Statutes / Laws

Navigation

Full Site Search

Loading...

The navigation select boxes below will direct you to the selected page when you hit enter.

Topical Explanations

Primary Legal Materials

Select by Subject

Select by Species

Select Administrative Topic


World Law

Secondary Legal Materials

Great Apes and the Law

Great Apes and the Law

Maps of State Laws

Map of USA
Share |
Massachusetts

Massachusetts General Laws Annotated. Part II. Real and Personal Property and Domestic Relations (Ch. 183-210). Title III. Domestic Relations (Ch. 207-210). Chapter 209A. Abuse Prevention. 11. Possession, care and control of domesticated animal owned by persons involved in certain protective orders; notice to law enforcement upon finding of imminent threat to household member or animal

Statute Details
Printable Version
Citation: M.G.L.A. 209A 11

Citation: M.G.L.A. 209A 11, MA ST 209A 11


Last Checked by Web Center Staff: 01/2014

Summary:   This Massachusetts law, effective October of 2012, allows the court to order the possession, care and control of any domesticated animal owned, possessed, leased, kept or held by either party or a minor child residing in the household to the plaintiff or petitioner in a no contact or restraining order. The court may order the defendant to refrain from abusing, threatening, taking, interfering with, transferring, encumbering, concealing, harming or otherwise disposing of such animal.


Statute in Full:

<[ Text of section added by 2012, 193, Sec. 50 effective October 31, 2012.]>

(a) Whenever the court issues a temporary or permanent vacate, stay away, restraining or no contact order or a judgment under section 18, 34B or 34C of chapter 208, or under section 32 of chapter 209, or under section 3, 4 or 5 of this chapter, or under section 15 or 20 of chapter 209C, or under section 3 to 7, inclusive, of chapter 258E or a temporary restraining order or preliminary or permanent injunction relative to a domestic relations, child custody, domestic abuse or abuse prevention proceeding, the court may order the possession, care and control of any domesticated animal owned, possessed, leased, kept or held by either party or a minor child residing in the household to the plaintiff or petitioner. The court may order the defendant to refrain from abusing, threatening, taking, interfering with, transferring, encumbering, concealing, harming or otherwise disposing of such animal.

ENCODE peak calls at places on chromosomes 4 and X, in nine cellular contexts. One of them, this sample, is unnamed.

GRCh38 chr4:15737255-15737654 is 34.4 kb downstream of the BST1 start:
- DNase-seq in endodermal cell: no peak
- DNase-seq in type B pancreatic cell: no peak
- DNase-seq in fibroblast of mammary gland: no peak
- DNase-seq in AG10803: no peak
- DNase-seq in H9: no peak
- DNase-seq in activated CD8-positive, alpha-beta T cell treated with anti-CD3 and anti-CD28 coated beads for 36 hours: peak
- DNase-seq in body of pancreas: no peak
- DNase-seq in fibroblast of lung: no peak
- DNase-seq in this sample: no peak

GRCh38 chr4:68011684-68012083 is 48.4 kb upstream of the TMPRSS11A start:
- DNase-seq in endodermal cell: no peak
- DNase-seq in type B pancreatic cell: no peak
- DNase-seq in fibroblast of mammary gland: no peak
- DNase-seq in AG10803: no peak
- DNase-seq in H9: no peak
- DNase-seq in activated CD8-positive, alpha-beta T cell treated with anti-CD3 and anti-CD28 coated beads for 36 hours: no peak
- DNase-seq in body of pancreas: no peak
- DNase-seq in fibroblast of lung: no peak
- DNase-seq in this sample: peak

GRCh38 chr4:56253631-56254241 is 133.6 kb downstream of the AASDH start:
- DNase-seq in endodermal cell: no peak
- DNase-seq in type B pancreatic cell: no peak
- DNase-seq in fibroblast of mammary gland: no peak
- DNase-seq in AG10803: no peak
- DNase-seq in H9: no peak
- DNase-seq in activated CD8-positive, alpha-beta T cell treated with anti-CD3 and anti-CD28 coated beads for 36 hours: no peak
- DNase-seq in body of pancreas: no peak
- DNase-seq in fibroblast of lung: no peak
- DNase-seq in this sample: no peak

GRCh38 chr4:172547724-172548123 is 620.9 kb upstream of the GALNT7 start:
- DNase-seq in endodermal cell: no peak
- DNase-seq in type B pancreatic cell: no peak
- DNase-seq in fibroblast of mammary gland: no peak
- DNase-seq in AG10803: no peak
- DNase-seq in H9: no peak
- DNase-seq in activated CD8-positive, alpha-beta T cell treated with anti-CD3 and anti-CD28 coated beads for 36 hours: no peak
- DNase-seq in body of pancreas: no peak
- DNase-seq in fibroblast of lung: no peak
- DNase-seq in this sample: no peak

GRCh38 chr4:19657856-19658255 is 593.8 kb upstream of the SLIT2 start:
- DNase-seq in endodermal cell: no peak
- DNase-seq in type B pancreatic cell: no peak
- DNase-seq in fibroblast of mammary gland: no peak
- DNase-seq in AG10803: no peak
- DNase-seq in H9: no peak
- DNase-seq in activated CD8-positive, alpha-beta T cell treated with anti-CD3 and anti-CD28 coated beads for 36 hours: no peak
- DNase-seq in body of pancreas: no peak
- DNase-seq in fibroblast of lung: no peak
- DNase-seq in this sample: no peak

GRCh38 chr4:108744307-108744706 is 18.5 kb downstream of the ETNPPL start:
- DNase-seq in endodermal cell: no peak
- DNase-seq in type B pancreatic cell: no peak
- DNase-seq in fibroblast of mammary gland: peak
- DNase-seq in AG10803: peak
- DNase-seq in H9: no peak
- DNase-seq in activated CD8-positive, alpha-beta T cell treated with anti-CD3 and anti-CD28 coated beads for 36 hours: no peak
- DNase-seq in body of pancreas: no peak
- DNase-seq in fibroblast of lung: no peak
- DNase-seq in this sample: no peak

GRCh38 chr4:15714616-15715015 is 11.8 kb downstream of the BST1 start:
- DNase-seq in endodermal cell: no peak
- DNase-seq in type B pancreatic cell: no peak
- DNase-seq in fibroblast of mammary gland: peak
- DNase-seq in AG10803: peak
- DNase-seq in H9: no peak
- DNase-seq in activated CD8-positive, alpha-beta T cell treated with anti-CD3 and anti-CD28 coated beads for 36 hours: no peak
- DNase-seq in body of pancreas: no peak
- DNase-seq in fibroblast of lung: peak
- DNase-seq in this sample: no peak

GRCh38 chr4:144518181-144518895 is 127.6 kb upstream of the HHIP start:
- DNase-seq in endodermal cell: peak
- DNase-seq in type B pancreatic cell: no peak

(b) A party to any proceeding listed in subsection (a) may petition the court for an order authorized by said subsection (a).

(c) Whenever the court issues a warrant for a violation of a temporary or permanent vacate, stay away, restraining or no contact order or a judgment issued under section 18, 34B or 34C of chapter 208, or under section 32 of chapter 209, or under section 3, 4 or 5 of this chapter, or under section 15 or 20 of chapter 209C, or section 3 to 7, inclusive, of chapter 258E or otherwise becomes aware that an outstanding warrant for such a violation has been issued against a person before the court, the judge may make a finding, based upon the totality of the circumstances, as to whether there exists an imminent threat of bodily injury to any party to such judgment or the petitioner of any such protective order, a member of the petitioner's family or household or to a domesticated animal belonging to the petitioner or to a member of the petitioner's family or household. If the court makes a finding that such an imminent threat of bodily injury to a person or domesticated animal exists, the court shall notify the appropriate law enforcement officials of such finding and the law enforcement officials shall take all necessary actions to execute any such outstanding warrant as soon as is practicable.

CREDIT(S)

Added by St.2012, c. 193, § 50, eff. Oct. 31, 2012.

HISTORICAL AND STATUTORY NOTES

2012 Legislation

St.2012, c. 193, § 50, was approved Aug. 2, 2012, effective Oct. 31, 2012.

 



Top of Page
Share |